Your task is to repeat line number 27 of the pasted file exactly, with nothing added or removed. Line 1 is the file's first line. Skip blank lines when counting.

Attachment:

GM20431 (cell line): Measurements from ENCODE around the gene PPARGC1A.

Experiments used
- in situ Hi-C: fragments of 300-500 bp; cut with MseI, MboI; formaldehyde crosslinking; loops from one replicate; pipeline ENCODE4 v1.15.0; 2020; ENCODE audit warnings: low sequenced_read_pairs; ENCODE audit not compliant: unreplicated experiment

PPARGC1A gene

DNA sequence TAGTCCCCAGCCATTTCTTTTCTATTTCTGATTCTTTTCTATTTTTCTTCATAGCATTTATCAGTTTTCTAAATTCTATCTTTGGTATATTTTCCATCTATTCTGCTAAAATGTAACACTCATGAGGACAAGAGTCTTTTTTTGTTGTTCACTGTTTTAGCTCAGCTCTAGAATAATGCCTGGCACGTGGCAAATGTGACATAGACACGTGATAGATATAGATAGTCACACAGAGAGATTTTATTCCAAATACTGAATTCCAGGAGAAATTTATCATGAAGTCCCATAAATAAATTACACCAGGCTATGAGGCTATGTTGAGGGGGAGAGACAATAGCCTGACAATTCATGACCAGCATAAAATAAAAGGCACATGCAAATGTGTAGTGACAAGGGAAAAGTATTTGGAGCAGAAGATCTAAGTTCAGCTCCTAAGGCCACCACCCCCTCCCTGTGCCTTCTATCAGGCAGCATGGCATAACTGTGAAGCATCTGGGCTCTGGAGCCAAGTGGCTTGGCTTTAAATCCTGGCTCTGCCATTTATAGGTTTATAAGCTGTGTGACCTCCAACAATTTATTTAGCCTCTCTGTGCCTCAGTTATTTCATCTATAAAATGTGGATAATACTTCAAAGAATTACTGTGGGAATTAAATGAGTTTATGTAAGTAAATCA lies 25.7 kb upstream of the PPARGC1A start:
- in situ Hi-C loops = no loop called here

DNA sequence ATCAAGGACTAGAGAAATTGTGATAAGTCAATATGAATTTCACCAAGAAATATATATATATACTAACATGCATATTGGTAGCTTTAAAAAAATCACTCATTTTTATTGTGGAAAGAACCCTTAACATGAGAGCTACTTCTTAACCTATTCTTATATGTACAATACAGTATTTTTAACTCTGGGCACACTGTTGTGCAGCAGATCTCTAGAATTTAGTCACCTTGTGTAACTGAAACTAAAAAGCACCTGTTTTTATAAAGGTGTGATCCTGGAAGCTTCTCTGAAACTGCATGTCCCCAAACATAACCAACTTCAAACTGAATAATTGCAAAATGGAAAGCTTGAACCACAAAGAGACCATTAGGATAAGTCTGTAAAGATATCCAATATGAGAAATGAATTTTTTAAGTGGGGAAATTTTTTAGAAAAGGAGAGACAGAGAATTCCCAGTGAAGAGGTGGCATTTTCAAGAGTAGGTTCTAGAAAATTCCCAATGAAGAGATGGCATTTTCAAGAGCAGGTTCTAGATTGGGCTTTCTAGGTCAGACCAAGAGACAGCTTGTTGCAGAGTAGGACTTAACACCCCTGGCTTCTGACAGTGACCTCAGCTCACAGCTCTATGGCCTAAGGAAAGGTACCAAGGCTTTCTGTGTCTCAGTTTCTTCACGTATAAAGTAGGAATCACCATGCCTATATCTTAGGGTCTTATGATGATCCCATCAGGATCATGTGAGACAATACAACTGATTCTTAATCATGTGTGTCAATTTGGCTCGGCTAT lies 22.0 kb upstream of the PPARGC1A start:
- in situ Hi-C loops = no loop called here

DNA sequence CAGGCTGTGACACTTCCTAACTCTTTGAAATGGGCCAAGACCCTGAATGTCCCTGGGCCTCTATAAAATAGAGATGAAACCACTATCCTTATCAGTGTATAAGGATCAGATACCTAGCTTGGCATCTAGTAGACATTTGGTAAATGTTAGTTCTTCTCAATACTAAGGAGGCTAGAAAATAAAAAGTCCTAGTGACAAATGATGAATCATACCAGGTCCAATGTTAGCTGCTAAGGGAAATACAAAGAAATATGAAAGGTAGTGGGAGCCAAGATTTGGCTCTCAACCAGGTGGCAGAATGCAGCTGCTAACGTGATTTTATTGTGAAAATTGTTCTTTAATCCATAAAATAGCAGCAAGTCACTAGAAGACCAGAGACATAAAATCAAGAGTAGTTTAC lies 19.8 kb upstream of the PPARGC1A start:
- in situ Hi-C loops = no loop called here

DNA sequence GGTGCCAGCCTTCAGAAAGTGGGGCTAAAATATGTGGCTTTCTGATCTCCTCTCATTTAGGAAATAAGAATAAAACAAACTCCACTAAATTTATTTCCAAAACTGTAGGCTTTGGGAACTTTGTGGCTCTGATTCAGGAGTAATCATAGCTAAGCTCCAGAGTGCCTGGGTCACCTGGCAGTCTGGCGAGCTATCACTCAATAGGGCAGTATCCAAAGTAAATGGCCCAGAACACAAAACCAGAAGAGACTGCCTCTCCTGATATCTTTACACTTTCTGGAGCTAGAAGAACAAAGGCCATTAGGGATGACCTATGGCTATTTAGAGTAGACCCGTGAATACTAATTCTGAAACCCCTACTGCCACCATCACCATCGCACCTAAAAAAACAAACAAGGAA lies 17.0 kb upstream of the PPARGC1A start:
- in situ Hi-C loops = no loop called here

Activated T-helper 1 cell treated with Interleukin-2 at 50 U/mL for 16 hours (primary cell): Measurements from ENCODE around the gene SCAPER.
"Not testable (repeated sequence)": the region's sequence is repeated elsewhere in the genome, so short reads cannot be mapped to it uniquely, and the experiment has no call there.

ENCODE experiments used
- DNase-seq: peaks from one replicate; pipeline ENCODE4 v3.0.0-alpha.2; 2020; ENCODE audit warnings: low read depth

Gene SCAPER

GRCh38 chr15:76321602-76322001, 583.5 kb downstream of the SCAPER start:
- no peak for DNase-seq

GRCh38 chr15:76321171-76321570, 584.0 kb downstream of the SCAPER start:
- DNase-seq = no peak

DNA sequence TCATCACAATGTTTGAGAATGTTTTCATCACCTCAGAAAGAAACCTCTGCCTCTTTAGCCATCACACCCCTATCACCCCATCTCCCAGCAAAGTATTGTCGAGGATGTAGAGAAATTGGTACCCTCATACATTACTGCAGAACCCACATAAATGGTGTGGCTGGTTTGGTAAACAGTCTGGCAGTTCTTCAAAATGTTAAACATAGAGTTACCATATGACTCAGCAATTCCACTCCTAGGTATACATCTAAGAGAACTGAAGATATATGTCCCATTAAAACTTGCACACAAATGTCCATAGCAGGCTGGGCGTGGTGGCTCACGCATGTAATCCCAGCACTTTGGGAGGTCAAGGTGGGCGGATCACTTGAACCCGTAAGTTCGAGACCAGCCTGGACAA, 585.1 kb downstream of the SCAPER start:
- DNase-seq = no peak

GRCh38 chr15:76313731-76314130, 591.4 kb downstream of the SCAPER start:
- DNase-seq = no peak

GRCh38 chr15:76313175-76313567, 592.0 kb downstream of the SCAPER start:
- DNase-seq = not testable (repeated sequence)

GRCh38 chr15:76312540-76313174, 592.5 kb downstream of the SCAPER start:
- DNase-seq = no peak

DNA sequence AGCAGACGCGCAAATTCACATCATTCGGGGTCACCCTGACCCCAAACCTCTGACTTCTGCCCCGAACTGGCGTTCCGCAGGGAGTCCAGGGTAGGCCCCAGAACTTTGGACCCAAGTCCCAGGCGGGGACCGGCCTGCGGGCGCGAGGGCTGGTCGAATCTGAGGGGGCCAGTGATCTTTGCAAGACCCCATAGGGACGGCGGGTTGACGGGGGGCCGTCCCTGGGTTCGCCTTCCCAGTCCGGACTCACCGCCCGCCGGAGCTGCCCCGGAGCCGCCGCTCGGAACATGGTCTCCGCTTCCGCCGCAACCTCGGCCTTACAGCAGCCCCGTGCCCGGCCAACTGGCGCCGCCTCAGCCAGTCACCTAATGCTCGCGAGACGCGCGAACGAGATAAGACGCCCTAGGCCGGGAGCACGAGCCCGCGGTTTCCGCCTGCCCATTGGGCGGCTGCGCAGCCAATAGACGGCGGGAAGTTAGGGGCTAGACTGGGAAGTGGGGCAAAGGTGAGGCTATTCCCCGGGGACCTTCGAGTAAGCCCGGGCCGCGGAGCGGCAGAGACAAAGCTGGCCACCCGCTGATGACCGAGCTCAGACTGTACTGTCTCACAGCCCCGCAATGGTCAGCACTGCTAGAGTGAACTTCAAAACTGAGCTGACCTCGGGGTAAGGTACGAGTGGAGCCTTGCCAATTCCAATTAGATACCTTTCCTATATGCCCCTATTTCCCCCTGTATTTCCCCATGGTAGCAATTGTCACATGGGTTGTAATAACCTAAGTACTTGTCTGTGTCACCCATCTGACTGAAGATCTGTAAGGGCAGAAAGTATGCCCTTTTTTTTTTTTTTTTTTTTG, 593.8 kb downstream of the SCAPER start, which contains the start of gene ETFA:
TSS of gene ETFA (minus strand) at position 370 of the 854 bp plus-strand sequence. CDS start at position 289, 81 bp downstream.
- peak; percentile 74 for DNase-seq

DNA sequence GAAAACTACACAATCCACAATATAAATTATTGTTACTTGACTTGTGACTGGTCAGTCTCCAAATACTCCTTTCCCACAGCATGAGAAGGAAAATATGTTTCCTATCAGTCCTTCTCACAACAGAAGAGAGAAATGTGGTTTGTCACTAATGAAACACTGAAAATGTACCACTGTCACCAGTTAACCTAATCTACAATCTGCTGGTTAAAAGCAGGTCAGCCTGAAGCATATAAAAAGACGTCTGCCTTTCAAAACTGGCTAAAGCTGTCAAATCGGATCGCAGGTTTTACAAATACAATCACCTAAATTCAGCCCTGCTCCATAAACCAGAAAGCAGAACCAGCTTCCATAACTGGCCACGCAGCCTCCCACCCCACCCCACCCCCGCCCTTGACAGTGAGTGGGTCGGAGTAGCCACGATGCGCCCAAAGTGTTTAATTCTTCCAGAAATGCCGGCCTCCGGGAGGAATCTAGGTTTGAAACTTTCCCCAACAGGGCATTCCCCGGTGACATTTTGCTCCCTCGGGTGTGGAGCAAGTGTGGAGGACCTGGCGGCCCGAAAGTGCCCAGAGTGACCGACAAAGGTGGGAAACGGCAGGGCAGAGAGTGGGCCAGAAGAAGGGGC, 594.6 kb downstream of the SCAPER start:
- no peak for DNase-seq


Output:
- DNase-seq = not testable (repeated sequence)